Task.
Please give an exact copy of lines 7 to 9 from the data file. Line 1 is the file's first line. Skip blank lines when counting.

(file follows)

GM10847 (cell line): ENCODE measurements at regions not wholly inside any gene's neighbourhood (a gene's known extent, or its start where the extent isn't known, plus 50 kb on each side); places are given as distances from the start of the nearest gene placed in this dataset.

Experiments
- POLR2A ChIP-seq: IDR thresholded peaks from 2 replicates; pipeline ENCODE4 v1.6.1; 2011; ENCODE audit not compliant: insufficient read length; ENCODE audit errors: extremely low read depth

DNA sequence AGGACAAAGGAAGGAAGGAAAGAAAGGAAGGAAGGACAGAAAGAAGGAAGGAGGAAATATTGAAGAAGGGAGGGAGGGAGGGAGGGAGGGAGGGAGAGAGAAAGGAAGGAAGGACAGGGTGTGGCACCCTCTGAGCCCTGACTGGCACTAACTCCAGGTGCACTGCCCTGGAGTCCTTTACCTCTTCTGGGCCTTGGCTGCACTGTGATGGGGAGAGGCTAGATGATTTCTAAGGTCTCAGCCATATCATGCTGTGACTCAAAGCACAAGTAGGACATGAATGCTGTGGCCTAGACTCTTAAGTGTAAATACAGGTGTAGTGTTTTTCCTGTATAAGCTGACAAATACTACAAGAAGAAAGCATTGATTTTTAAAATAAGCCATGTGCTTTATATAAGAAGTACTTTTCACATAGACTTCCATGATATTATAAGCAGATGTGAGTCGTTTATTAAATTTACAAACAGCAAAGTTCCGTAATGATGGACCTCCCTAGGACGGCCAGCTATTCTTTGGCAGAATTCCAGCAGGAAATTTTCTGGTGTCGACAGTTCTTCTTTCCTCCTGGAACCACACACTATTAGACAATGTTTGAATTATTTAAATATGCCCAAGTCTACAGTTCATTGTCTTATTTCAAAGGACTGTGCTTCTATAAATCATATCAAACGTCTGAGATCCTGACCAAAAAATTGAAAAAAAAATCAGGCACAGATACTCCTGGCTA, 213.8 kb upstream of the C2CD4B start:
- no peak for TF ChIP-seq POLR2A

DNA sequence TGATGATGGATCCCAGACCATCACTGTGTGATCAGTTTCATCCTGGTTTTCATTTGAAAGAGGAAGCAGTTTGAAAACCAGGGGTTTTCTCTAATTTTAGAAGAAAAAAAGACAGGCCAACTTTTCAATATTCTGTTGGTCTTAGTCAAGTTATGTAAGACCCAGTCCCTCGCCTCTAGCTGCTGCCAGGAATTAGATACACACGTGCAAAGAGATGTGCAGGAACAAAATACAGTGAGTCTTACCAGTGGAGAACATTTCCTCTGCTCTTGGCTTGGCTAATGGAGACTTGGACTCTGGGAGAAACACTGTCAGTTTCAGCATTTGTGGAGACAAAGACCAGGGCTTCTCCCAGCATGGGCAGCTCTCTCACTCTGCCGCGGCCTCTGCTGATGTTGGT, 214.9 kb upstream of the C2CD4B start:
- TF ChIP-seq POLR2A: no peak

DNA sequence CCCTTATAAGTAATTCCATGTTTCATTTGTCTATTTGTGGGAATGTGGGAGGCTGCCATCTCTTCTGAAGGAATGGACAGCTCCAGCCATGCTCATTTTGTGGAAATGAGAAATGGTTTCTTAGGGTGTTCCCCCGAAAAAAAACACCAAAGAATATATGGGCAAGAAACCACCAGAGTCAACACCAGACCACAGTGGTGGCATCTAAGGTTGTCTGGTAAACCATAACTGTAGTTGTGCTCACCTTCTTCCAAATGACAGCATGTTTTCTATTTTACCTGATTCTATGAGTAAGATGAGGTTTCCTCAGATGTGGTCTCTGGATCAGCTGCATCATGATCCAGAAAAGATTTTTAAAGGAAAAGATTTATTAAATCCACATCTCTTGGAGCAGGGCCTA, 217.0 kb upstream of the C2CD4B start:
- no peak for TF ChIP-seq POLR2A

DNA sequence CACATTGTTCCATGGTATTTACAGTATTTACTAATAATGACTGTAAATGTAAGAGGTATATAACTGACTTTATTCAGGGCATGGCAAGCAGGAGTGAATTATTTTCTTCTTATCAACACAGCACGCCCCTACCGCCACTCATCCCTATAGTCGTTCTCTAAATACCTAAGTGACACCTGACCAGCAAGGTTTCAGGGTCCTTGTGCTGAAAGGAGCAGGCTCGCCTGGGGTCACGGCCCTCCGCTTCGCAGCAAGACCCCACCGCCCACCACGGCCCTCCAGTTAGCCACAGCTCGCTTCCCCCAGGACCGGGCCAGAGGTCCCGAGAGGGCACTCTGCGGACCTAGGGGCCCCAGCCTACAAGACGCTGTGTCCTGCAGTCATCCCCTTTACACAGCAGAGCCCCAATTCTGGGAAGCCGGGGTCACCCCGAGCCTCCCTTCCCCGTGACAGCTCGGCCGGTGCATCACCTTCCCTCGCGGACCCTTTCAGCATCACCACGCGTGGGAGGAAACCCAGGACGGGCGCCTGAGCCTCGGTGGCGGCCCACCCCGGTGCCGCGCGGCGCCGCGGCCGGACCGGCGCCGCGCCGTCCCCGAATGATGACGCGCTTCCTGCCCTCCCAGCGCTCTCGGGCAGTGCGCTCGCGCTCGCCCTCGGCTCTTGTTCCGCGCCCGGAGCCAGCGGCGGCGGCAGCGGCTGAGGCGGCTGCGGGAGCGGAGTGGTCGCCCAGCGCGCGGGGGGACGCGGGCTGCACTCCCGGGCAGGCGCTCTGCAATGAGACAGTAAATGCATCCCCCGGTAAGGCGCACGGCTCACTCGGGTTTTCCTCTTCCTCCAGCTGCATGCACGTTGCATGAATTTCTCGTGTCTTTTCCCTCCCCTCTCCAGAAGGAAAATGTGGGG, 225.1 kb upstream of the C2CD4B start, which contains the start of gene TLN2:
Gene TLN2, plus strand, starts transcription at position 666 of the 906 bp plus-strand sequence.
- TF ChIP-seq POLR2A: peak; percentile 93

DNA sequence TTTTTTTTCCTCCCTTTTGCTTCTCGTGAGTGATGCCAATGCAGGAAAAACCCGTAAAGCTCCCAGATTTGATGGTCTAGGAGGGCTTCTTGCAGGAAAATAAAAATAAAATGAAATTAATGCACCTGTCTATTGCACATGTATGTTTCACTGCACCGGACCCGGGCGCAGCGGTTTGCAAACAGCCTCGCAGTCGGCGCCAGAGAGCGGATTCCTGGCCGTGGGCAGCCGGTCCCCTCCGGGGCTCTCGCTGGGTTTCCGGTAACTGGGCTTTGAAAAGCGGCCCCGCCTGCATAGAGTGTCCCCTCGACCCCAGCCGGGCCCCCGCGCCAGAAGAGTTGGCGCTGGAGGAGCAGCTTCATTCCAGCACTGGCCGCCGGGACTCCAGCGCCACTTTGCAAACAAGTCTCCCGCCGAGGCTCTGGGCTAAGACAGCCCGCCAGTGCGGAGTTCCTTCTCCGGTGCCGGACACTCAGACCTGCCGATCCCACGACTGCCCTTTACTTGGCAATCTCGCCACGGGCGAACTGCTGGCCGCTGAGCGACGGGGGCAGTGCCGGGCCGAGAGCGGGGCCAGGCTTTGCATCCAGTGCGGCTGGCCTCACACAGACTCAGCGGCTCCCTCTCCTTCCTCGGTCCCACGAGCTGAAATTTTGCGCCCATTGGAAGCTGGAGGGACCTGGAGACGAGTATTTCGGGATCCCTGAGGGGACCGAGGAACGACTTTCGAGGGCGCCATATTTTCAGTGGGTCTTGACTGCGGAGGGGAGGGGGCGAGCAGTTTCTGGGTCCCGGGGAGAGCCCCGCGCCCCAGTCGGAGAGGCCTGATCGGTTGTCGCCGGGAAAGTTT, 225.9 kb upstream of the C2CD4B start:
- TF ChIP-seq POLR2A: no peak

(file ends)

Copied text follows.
- TF ChIP-seq POLR2A: no peak

DNA sequence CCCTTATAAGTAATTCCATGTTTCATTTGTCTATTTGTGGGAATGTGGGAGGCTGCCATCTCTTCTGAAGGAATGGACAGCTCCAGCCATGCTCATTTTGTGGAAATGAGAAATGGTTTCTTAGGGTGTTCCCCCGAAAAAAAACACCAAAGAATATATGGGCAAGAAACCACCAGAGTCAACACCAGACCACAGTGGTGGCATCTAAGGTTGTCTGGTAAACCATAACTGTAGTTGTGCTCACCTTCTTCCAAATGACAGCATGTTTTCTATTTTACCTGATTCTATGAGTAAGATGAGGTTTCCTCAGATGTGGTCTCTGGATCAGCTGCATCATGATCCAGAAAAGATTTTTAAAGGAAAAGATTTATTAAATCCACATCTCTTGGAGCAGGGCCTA, 217.0 kb upstream of the C2CD4B start:
- no peak for TF ChIP-seq POLR2A